Spondylolysis relates to instability of specific bones in the low back. It is a very common cause of back pain, particularly in adolescents. Gymnasts who perform routines that bend and arch the back are often victims of spondylolysis or spondylolisthesis.
Spondylolisthesis and spondylolysis are caused by joint instability in the low back. The rear part of spinal vertebrae has facet joints that act as hinges, allowing our spines to twist and bend. Sometimes, however, the posterior element can crack. Either from heredity or wear and tear, part of the posterior element called the pars interarticularis can crack, causing the vertebrae slip forward out of its correct position. Spondylolysis occurs when the PARS hinge is cracked, but the vertebrae is still in its correct position. Spondylolisthesis occurs when the cracked PARS has allowed the vertebrae to slide forward out of its correct position. If left untreated, spondylolysis can lead to spondylolisthesis.
Interestingly, in many cases, spondylolisthesis may have no symptoms, so most people may not know they have it. Back pain is the most common symptom, particularly in the lower back. This back pain may be mistaken for a muscle strain. Muscle spasms that occur as a result of spondylolysis may cause an overall feeling of stiffness in the back and may effect posture.
Outlined below are some of the diagnostic tools that your physician may use to gain insight into your condition and determine the best treatment plan for your condition.
- Medical history: Conducting a detailed medical history helps the doctor better understand the possible causes of your back and neck pain which can help outline the most appropriate treatment.
- Physical exam: During the physical exam, your physician will try to pinpoint the source of pain. Simple tests for flexibility and muscle strength may also be conducted.
- X-rays are usually the first step in diagnostic testing methods. X-rays show bones and the space between bones. They are of limited value, however, since they do not show muscles and ligaments.
- MRI (magnetic resonance imaging) uses a magnetic field and radio waves to generate highly detailed pictures of the inside of your body. Since X-rays only show bones, MRIs are needed to visualize soft tissues like discs in the spine. This type of imaging is very safe and usually pain-free.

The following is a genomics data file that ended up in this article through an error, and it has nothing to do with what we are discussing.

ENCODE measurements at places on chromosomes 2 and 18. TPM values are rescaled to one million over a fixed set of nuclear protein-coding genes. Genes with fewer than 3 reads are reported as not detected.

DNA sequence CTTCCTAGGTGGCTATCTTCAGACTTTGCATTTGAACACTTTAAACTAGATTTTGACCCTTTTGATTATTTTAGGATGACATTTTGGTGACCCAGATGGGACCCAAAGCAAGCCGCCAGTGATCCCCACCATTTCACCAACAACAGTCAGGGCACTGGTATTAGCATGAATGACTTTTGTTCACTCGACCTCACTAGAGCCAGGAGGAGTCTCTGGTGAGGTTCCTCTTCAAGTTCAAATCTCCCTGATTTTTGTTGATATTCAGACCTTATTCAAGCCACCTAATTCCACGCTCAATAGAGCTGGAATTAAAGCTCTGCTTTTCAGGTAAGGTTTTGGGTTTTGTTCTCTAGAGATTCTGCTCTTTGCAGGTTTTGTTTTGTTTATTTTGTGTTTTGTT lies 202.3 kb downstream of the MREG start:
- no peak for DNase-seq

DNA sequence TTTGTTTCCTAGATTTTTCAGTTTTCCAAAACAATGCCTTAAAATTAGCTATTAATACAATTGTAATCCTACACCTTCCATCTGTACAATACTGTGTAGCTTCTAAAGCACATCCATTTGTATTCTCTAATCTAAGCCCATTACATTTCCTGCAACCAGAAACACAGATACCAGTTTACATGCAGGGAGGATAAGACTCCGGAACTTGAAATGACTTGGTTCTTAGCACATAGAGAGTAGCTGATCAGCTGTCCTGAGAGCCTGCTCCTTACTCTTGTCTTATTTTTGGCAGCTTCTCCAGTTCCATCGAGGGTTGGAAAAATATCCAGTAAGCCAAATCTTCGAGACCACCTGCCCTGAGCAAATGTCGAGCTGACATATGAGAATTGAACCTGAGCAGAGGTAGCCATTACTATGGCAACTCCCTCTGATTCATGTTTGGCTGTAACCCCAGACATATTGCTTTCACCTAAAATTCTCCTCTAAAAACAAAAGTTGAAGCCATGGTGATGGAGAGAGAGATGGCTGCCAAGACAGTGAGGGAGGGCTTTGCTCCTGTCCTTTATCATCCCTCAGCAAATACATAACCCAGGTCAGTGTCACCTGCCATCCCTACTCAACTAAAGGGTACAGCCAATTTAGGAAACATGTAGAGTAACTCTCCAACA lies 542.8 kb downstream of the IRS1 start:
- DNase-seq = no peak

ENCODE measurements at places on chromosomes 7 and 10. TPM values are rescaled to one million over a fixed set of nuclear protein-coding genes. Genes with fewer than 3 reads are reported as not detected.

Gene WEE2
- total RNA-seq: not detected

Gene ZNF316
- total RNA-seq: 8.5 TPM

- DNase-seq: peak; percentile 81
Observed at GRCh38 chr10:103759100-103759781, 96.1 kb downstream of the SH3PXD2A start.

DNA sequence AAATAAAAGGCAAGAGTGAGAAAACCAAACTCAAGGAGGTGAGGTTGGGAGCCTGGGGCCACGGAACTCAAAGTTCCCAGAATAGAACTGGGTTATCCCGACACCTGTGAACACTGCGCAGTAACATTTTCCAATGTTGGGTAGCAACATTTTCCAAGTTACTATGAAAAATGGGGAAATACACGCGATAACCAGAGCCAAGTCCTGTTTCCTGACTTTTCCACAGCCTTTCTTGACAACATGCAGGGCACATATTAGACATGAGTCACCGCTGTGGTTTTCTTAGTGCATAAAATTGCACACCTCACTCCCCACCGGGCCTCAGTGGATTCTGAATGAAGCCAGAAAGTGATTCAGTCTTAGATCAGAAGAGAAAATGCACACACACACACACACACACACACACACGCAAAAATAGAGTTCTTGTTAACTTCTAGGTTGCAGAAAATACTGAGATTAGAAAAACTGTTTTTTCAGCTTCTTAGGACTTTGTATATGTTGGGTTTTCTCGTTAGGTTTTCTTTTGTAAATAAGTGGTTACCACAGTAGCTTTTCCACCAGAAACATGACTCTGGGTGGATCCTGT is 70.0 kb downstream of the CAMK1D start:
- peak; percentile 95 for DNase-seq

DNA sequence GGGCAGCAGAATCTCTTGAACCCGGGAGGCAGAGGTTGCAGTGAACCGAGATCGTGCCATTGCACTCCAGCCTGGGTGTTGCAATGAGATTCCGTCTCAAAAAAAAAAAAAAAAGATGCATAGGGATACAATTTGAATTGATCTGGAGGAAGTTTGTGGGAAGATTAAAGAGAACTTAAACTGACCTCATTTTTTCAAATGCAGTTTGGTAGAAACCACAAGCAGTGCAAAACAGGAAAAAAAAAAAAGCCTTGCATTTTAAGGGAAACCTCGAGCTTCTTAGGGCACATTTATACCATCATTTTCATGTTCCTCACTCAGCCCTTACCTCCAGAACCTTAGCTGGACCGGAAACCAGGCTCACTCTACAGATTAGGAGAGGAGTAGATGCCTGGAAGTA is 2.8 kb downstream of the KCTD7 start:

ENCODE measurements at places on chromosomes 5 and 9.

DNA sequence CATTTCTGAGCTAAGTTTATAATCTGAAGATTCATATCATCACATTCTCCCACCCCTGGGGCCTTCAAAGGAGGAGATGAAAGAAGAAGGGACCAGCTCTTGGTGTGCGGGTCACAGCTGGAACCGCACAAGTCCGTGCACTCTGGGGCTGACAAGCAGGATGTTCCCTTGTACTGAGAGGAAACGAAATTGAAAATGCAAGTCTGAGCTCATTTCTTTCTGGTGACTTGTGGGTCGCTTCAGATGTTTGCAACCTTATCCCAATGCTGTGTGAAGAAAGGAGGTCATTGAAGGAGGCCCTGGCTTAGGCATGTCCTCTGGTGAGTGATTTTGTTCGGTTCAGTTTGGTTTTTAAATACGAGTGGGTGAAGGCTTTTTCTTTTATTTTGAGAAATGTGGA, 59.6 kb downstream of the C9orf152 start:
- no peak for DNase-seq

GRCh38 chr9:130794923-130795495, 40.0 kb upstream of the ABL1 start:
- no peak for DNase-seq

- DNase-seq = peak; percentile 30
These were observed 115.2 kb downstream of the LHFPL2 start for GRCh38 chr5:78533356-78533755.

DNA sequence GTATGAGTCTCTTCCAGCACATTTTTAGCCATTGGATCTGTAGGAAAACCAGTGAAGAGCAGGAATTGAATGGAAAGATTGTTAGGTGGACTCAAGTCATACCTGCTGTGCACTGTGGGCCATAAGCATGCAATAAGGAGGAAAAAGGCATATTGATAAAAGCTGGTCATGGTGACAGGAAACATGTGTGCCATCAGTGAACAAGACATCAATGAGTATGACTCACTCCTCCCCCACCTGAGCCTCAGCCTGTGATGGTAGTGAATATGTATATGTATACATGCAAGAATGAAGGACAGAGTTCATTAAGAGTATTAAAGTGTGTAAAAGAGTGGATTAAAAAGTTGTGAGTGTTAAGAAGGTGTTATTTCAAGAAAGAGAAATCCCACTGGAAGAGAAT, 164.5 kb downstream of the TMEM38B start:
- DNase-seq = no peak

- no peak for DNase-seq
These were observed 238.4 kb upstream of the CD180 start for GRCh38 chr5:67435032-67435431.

- CT scan/myelogram: A CT scan is similar to an MRI in that it provides diagnostic information about the internal structures of the spine. A myelogram is used to diagnose a bulging disc, tumor, or changes in the bones surrounding the spinal cord or nerves. A local anesthetic is injected into the low back to numb the area. A lumbar puncture (spinal tap) is then performed. A dye is injected into the spinal canal to reveal where problems lie.
- Electrodiagnostics: Electrical testing of the nerves and spinal cord may be performed as part of a diagnostic workup. These tests, called electromyography (EMG) or somato sensory evoked potentials (SSEP), assist your doctor in understanding how your nerves or spinal cord are affected by your condition.
- Bone scan: Bone imaging is used to detect infection, malignancy, fractures and arthritis in any part of the skeleton. Bone scans are also used for finding lesions for biopsy or excision.
- Discography is used to determine the internal structure of a disc. It is performed by using a local anesthetic and injecting a dye into the disc under X-ray guidance. An X-ray and CT scan are performed to view the disc composition to determine if its structure is normal or abnormal. In addition to the disc appearance, your doctor will note any pain associated with this injection. The benefit of a discogram is that it enables the physician to confirm the disc level that is causing your pain. This ensures that surgery will be more successful and reduces the risk of operating on the wrong disc.
- Pain-relieving injections can relieve back pain and give the physician important information about your problem, as well as provide a bridge therapy.
Conservative treatments should always be considered first when treating spondylolysis. Nonsurgical treatment methods include resting and refraining from usual activities, taking anti-inflammatory medication, and incorporating a stretching and strengthening program. While ligaments and muscles can help hold the vertebrae in place, over time, surgery may be necessary to install surgical instrumentation or bone grafts that lock the vertebra in place so that it does not slide out of position and damage the spinal nerves. Surgery may involve a fusion and/or screws and rods.
How do I know if I am at risk for spondylolysis?
Those with a family history of spondylolysis or weak vertebrae are more susceptible to developing the condition. Also, athletes involved in activities that place a great deal of stress on the back, such as football players and weight lifters, are at greater risk for fracturing the vertebrae, encouraging slippage.
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